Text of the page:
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59: Narakasur

Deepavali (Diwali) is one of the biggest festivals in Hinduism. Several things are believed to have happened during this auspicious time. There is the emergence of Lakshmi the goddess of wealth from the ocean of milk during to the great Churning of the Ocean that the gods and demons did together (Bhagvata Purana). Then there is the return of Rama to his kingdom in Ayodhya from his self-exile and subsequent successful campaign against Ravana of Lanka (Ramayana). There is also the return of Pandavas from their exile in the forest - with their taking down their divine weapons from the sami tree, and finally resolving to go to war against their cousins the Kauravas, for their rightful inheritance.

Different epochs of the "serpent of time" seem to have left over some residue (Shesha) during this specific fortnight of the year as a reminder. One of the things that is commemorated during the second (or first, depending on your tradition) day of Diwali is the killing of demon Narakasur, and today we will examine the myth surrounding this episode.

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Initially, there was a deluge, a global flood (in which Vishnu takes his first avatar of a fish – Matsya – and saves Manu, the first-born son of Vivasvat Surya and Sanjana, progenitor of all humans, see the earlier post) and then there was the Churning of Ocean (in which Vishnu takes the second form of a turtle – Kurma – and supports the mountain used for churning).

The churning was a herculean enterprise and led to emergence of Lakshmi the goddess of wealth, Amrita the elixir of life, and all the good things. But the gods took them all, and although the daityas (demons) were their elder cousins and equal partners in the enterprise, the demons got tricked and were left with nothing (see here for more about this).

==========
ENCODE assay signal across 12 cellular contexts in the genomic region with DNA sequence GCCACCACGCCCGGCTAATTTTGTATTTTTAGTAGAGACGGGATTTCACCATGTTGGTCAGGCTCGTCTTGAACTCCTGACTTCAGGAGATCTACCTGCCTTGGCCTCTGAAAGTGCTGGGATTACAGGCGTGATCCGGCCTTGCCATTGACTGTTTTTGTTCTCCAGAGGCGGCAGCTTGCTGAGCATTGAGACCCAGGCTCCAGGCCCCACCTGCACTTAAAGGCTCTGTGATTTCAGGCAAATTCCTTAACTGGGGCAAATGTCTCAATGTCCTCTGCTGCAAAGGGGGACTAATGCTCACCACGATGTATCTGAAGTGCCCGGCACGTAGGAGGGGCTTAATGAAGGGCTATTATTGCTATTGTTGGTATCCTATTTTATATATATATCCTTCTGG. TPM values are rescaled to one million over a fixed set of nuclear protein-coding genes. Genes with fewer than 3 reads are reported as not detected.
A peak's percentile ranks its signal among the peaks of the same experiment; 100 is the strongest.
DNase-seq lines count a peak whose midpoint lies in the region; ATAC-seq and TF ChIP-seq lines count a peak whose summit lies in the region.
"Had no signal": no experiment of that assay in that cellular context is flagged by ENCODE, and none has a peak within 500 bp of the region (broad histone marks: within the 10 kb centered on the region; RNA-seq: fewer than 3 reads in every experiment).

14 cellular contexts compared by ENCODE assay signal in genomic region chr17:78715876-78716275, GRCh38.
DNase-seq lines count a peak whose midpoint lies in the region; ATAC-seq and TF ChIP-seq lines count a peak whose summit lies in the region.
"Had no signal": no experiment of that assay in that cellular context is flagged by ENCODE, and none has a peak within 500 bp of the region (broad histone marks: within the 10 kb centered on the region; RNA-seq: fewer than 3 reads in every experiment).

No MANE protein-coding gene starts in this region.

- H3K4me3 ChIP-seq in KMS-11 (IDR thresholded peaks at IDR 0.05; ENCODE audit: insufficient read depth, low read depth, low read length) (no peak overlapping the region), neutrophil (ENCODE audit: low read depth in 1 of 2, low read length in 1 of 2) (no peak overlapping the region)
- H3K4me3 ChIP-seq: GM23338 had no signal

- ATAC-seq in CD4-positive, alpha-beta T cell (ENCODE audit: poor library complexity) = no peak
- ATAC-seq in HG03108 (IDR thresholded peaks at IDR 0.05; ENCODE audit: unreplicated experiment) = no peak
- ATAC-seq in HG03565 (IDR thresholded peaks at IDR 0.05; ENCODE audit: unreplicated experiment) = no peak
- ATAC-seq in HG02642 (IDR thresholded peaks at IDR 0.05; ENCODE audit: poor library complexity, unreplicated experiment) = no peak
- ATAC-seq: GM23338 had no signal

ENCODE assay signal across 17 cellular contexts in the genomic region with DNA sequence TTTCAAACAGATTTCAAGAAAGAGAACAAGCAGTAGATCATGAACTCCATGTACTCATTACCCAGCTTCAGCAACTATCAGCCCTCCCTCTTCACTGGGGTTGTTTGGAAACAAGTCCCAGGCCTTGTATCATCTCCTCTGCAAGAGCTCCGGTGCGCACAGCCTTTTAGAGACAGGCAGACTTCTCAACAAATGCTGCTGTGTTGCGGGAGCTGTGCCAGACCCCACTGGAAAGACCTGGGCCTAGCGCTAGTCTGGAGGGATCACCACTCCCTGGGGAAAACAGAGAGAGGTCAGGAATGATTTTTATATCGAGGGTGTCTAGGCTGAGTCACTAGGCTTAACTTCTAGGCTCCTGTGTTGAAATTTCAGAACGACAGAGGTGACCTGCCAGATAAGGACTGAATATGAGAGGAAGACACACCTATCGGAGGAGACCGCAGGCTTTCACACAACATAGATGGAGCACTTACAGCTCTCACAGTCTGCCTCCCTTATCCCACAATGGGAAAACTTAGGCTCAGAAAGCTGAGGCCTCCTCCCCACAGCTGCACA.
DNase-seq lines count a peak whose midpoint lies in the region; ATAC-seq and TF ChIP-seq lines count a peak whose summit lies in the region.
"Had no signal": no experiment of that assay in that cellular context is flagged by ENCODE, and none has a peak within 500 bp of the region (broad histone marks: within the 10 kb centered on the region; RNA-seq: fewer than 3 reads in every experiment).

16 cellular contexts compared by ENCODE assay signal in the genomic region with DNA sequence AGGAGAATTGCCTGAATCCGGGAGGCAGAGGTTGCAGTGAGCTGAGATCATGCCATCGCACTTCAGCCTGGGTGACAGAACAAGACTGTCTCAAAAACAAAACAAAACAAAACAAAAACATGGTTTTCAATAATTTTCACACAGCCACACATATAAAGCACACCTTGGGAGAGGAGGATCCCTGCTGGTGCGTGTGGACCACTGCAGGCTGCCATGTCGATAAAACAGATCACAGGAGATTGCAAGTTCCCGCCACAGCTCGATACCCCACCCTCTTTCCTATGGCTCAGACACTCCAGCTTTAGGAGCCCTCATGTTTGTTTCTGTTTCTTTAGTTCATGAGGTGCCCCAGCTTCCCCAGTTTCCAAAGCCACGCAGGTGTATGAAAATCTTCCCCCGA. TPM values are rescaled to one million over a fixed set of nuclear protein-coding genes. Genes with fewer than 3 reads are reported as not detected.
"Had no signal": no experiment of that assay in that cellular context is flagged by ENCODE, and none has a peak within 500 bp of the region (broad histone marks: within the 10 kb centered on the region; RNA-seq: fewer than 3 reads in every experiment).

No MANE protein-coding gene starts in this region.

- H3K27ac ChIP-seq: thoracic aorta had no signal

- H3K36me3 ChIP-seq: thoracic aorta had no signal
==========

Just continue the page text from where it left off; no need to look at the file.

Enraged, the king of daityas Hiranyaksha, the first-born son of Diti and one of the most powerful demons, also the elder brother of Hiranyakashyapu, abducted the Earth (or the personification of Earth called goddess Bhoodevi) and carried her below the waters.

Consider how there is a wonderful overlap of characters of these ladies – Prithvi the Earth, Bhoodevi the ground, Lakshmi the goddess of wealth, and later Sita, the daughter of Earth and Rama’s wife, as well as Satyabhama, Krishna’s wife. All are consorts of Vishnu in some form, the king, the preserver, and the protector. All are related to wealth, that too material wealth, splendor, in most cases – in most cases simply called “Sri”. All are related to the Earth, the ground, and the underground. The Hindu narrative easily explains this relationship with the most common motifs in Hindu myths – they are either related (one is daughter of another) or are forms and reincarnations of the same entity.

The world was once again flooded, with Bhoodevi being dragged under the waters. It was this time when Vishnu took his third form, that of a wild boar – Varaha – and plunged into the water. He wrestled Hiranyaksha in his own dominion, defeated and killed him, and then emerged with the goddess Bhoodevi being carried on his tusk. (see this for all ten avatars)

However, during the time with Hiranyaksha, Bhoodevi bore him a son, who was called Naraka. Even now, the netherlands (where there are several levels of hell, see here for more details) are called Naraka. Naraka was also called Bhauma (son of Bhumi, an epithet of Earth). In some versions, Naraka is not the son of Hiranyaksha, but actually the son of Vishnu, but that does not fit into the overall narrative, so we will go with this version.